When season two of The Wire shifted focus from the projects to the docks, a lot of people feared the show had gone off the rails. After all, why abandon the world — and beloved characters like Stringer Bell and Omar Little — you’ve just created? Well, it turns out that some of the show’s cast shared viewers’ concerns. At last night’s The Wire reunion at Paleyfest, Michael K. Williams remembered feeling “bitter” after the transition:
Williams: The whole first season I came on as a recurring character and the character started to grow. So I fell in love with the cast, I fell in love with the writing, I fell in love with the city, so what do you do? You move to Baltimore. So I was ready for second season, like OK, where’s this storyline going? And I got introduced to the mind of David Simon—he took it to the docks. [laughter] I got real bitter. [laughter] I was an angry black man. And I approached David, in my ignorance, you know—how come when we made the show hot, and you want to give it to the white people?
David Simon: Michael, that’s the way it works.
At the time, Simon explained to him that staying in the projects would have limited the series’ scope, but “that went way over my fucking head,” said Williams. It wasn’t until season three that he realized, “Oh, this is not about me.”
But Omar wasn’t the only one who got sidelined in season two. Detectives Herc (Domenick Lombardozzi) and Carver (Seth Gilliam) got stuck doing surveillance on the docks, and day after day, kept coming up empty. “We were shooting a lot of second unit with [director] Robert Colesberry, who I think was trying to keep us entertained after a while,” said Gilliam, who played Carver. “We were taking lots of shots of spiderwebs, slow walking track, and it’s like, is there even film in that camera? What the fuck are we doing here? It’s like George Steinbrenner — I’m gonna find these fantastic guys who always beat the Yankees, I’m gonna sign them to these contracts, and sit ‘em on the fucking bench.”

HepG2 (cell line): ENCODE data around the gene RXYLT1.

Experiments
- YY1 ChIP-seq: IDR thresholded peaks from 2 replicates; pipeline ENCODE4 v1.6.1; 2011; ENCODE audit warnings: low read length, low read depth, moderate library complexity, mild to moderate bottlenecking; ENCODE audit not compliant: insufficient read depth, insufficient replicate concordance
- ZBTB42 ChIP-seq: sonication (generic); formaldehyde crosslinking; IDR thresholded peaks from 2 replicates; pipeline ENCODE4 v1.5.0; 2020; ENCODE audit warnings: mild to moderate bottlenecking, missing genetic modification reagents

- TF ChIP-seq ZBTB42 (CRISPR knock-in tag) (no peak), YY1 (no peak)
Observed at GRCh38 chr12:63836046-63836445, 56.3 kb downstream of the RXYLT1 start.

Eventually the two actors went to Simon with their grievances and even threatened to quit the series. Gilliam recalled, “It was basically like, I’ll quit! Fuck you! I don’t need this show! You’re wasting me! We will walk, man! And we had no way to walk — we didn’t have shoes.”
Simon talked them down gently. He pointed out that they felt just as frustrated as their characters, Herc and Carver, and told them to “use it.” Gilliam said his co-star was “really buoyed by that,” but he wasn’t convinced. Then he launched into an impeccable impersonation of Herc that had the entire audience cheering.
Watch the hourlong panel below: